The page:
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A police recruitment freeze?

Written By: - Date published: 9:54 pm, November 23rd, 2011 - 43 comments
Categories: law - Tags: , ,

I’ve never seen a new story break in a leaders debate before but tonight Phil Goff broke the news of the government’s secret plan to freeze police recruitment.

Looking at Key’s response I suspect that this recruiting freeze and the plan to keep it on the down-low are true.

That’s significantly at odds with the National government’s tough on crime and no cuts to the front-line claims and, coupled with the claim of a pre-election cover-up, it goes to the integrity of the claims National is selling itself with.

Also, Espiner’s move to shift the debate on before Key gave a proper response is simply bad journalism.

I can understand that he was probably thrown by the claim and wanted to maintain control of his show but I would have thought that TVNZ’s political editor would have had the nous to recognise a good story and let if play for just another half a minute – that would have been enough to get Key’s reaction without unsettling the debate.

Update: 726 Police staff left the job last year, of a workforce of 11,984. So, a freeze on replacement cops would see hundreds fewer on the job after just one year.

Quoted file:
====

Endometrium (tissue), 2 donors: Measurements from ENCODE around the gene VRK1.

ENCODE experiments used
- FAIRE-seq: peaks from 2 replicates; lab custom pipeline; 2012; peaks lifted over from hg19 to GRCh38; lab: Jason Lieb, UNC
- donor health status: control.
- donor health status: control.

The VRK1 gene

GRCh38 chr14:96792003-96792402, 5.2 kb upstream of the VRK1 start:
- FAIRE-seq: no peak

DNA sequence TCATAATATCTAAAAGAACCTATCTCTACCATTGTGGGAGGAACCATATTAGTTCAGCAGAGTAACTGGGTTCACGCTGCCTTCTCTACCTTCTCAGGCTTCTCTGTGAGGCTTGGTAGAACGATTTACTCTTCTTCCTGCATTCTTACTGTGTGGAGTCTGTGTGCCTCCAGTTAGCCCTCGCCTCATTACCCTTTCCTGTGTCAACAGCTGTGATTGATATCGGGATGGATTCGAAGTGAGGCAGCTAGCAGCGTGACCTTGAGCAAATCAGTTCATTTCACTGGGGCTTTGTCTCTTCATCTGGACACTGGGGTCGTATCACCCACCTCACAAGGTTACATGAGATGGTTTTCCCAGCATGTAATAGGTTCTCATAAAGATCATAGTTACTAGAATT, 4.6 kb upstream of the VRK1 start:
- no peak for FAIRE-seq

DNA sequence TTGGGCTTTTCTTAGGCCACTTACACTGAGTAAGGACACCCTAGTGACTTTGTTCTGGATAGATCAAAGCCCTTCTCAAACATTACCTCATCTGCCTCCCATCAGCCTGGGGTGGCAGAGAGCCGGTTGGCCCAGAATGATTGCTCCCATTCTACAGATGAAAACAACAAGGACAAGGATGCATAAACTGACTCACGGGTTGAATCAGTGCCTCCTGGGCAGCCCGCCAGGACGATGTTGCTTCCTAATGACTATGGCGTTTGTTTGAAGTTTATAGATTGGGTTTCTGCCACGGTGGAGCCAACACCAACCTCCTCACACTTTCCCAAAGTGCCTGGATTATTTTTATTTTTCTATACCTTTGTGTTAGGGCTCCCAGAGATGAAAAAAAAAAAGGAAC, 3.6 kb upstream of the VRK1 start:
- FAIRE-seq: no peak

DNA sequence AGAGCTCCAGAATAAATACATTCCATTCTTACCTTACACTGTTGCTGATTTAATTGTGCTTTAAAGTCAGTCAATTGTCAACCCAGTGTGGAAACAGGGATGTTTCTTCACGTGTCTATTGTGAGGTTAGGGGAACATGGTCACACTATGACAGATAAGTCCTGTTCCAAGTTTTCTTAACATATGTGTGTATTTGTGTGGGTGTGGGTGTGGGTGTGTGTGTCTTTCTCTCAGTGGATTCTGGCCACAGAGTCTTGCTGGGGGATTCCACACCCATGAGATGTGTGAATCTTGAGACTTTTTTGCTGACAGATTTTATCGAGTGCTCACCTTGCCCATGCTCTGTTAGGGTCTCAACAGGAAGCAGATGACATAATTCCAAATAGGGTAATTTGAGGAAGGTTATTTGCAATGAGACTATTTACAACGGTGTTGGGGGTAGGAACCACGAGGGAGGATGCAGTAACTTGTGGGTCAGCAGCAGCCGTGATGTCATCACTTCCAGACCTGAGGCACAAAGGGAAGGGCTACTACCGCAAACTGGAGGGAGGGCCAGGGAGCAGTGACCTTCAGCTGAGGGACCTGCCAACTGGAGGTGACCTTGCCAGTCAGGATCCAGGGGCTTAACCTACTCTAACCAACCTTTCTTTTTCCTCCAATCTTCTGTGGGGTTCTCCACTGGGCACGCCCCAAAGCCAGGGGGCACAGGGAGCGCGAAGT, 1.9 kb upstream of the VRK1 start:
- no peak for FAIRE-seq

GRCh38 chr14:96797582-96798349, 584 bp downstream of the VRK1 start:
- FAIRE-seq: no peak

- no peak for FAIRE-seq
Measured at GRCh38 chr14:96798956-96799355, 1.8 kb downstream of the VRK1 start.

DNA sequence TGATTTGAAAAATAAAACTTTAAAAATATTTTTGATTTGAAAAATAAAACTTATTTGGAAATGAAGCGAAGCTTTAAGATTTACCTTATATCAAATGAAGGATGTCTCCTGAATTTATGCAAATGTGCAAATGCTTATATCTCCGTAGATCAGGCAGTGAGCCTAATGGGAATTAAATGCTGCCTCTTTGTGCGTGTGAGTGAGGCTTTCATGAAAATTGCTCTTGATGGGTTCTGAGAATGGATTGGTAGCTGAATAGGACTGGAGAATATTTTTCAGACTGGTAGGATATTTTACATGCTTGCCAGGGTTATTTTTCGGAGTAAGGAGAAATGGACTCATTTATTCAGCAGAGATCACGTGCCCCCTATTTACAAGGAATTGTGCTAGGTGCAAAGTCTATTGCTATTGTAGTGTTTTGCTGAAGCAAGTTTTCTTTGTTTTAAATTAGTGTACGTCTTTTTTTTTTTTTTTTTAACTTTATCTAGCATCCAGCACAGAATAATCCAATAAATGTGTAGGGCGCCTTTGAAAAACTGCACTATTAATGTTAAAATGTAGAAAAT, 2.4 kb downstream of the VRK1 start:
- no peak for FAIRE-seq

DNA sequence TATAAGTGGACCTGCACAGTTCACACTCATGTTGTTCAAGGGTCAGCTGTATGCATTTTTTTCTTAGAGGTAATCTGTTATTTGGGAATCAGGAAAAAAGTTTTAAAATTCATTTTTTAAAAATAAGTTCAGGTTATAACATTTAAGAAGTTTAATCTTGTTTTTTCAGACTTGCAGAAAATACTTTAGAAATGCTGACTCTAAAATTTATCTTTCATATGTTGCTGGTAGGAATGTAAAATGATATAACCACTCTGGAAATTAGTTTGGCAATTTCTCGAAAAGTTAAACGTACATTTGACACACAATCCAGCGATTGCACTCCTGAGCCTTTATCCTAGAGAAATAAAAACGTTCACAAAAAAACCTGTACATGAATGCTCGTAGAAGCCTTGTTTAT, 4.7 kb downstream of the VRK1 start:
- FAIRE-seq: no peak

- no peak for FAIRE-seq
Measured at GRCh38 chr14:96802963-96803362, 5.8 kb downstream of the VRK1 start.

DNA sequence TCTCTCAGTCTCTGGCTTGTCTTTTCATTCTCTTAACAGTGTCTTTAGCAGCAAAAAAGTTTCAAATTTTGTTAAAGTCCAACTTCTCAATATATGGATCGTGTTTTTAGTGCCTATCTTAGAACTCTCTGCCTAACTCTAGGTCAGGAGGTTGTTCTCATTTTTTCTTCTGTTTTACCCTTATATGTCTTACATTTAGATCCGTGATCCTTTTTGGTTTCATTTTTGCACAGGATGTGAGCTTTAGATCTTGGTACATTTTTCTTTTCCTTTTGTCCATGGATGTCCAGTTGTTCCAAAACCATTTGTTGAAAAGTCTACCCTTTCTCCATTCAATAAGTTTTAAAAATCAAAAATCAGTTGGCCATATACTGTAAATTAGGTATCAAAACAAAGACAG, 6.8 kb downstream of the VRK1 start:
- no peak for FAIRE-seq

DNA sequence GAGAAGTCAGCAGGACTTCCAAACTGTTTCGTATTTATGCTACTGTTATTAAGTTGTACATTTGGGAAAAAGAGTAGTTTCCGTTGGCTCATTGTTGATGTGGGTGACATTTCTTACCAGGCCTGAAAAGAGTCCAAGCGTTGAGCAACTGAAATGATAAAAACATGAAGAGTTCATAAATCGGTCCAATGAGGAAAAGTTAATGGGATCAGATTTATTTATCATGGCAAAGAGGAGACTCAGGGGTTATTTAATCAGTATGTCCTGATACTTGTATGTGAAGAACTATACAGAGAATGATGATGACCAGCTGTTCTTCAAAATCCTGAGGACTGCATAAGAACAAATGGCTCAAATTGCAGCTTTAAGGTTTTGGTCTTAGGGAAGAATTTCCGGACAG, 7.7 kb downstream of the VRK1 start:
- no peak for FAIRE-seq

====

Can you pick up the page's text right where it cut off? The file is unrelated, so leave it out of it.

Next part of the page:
43 comments on “A police recruitment freeze? ”

  1. RedLogix 1

    Couldn’t help but notice how Guyon shut Goff down very, very fast on this one.

  2. Colonial Viper 2

    Goff should have been much harder on this point, wresting time off Espiner. Just watched the first 20 mins of the debate on line, and feel that while Goff did well, he let Key get away with too much BS (which literally was every other word).

    • Lanthanide 2.1

      Key was very slogan-heavy, particularly around some answers. Would have been nice for Goff to point that out.

      I think Goff hardly ever answered with slogans.

      • freedom 2.1.1

        i did notice the number of unemployed in 2008 had become 17,000 when on Monday it was 18,000 🙂

        To be fair though, up against Key’s “labour left NZ with hundreds of billions in debt” from RNZ interview this a.m., it seems kind of insignificant.

        A lot of people are going to want very clear answers to the Police issue that has been raised
        including the guys and girls who had planned to begin the next few rosters

        I believe Goff did the smart thing, pull the pin and walk away, leaving this one to do all the damage on its own. I missed the actual comment as i had left the room momentarily, but from all accounts Goff played it well, and tomorrow there is plenty of time for the media to pay attetion. If they go mute, then the citizen media is already well aware of it and by Friday this little detail will be a very large edifice that will be difficult to ignore. More so if there is any truth that National directed the Police to remain silent on the issue.

        • Blighty 2.1.1.1

          the low point was just under 17,500 in May. But if you want to say what it was in June 2008, which Goff did on Monday, it was about 17,700. so, he was right both times.

          What’s the unemployment benefit number now? Oh, yeah …..

          • freedom 2.1.1.1.1

            i included that before a RWNJ tried to make out it was important and we were hiding things 🙂